However, this model causes a noticeable overhead at the beginning of any new project, because you have to spend some time choosing and integrating tools that the team is comfortable with. Still, once you put the effort into making extra decisions in the beginning, you are rewarded with a setup that makes it easy to start a new project and comfortable to develop it further.

Pyramid’s motto is "The Start Small, Finish Big Stay Finished Framework". This makes it an appropriate tool for experienced developers who are not afraid of putting a lot of extra work in the beginning, without shipping any feature within the first few days. Less experienced programmers may feel a bit intimidated.

Sample "Hello world" app in Pyramid:

Pyramid
        from wsgiref.simple_server import make_server
from pyramid.config import Configurator
from pyramid.response import Response


def hello_world(request):
   return Response('Hello, world!')


if __name__ == '__main__':
   with Configurator() as config:
       config.add_route('hello', '/')
       config.add_view(hello_world, route_name='hello')
       app = config.make_wsgi_app()
    
   server = make_server('0.0.0.0', 6543, app)
   server.serve_forever()
    

Sanic

Sanic differs considerably from the aforementioned frameworks because unlike them, it is based on asyncio - Python’s toolbox for asynchronous programming, bundled with the standard library starting from version 3.4.

In order to develop projects based on Sanic, one has to grasp the ideas behind asyncio first. This involves a lot of theoretical knowledge about coroutines, concurrent programming caveats and carefully reasoning about the data flow in the application.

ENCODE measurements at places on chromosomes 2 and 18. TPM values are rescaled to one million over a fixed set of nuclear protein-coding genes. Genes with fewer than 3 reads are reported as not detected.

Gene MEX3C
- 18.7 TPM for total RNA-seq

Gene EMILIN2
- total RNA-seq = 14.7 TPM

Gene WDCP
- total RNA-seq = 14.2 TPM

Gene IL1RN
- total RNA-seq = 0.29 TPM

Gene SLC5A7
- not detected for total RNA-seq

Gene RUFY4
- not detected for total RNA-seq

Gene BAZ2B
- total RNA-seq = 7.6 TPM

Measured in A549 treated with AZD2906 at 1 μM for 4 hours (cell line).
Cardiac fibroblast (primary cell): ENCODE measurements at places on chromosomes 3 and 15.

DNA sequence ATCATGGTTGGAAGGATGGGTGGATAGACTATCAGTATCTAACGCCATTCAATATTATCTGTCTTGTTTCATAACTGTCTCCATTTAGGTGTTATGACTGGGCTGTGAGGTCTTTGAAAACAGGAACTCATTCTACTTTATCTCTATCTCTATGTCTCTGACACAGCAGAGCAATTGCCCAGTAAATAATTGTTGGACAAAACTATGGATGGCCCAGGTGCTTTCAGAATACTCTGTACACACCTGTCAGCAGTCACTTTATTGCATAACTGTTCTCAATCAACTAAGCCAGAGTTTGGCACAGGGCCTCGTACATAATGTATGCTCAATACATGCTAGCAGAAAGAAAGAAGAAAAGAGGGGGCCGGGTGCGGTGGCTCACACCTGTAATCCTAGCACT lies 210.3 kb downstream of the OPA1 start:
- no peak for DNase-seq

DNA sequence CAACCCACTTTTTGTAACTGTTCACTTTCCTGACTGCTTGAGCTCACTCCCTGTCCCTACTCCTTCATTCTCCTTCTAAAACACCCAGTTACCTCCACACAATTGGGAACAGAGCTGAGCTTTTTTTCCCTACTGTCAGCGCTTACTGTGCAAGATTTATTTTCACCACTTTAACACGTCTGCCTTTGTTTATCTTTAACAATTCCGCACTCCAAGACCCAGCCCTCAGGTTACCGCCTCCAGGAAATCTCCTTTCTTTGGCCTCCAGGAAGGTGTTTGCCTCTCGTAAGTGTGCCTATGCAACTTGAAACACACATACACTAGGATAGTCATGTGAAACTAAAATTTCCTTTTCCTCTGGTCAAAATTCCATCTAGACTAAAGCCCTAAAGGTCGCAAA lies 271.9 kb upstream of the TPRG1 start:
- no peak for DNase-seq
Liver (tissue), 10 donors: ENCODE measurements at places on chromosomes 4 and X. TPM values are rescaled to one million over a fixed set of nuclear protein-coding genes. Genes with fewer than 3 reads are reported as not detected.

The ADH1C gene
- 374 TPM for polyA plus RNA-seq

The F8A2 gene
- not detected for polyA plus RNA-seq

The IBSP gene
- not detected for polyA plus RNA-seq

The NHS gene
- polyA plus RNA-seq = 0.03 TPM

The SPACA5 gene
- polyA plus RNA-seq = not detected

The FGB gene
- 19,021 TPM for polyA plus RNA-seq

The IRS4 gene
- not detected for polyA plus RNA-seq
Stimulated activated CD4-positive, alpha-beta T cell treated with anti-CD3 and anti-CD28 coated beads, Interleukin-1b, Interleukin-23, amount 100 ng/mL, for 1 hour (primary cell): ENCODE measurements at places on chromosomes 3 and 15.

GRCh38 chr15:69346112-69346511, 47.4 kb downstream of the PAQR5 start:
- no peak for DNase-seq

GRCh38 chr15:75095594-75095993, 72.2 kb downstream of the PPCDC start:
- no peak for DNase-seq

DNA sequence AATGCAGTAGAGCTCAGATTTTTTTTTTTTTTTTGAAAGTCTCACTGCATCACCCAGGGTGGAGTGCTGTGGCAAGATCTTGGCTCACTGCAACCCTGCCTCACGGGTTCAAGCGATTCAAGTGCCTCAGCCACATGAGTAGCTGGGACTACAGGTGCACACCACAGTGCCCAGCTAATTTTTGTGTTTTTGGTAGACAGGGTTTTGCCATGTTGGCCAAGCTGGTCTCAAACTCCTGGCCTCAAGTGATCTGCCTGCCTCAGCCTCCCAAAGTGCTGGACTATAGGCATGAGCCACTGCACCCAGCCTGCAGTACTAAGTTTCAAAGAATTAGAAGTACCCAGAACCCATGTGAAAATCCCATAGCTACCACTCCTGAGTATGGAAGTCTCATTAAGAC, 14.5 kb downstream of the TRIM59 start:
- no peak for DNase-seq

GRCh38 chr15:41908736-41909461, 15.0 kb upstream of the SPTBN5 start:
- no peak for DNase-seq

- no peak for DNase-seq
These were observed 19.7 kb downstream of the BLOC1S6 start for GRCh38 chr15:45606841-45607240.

Once a developer gets the idea and applies Sanic/asyncio to an appropriate problem, the effort pays off. Sanic is especially handy when it comes to coping with long-living connections, such as websockets.

Another use case is writing a “glue-web application”, that can be a mediator between two subsystems with incompatible APIs.

On the other hand, Sanic will not be a good choice for simple CRUD applications that only perform basic database operations. It would just make them more complicated with no visible benefit.

Sanic is meant to be very fast. One of its dependencies is uvloop - an alternative, drop-in replacement for asyncio’s not-so-good built-in event loop. uvloop is a wrapper around libuv. The same engine powers node.js. According to the uvloop documentation, this makes asyncio work 2-4 times faster.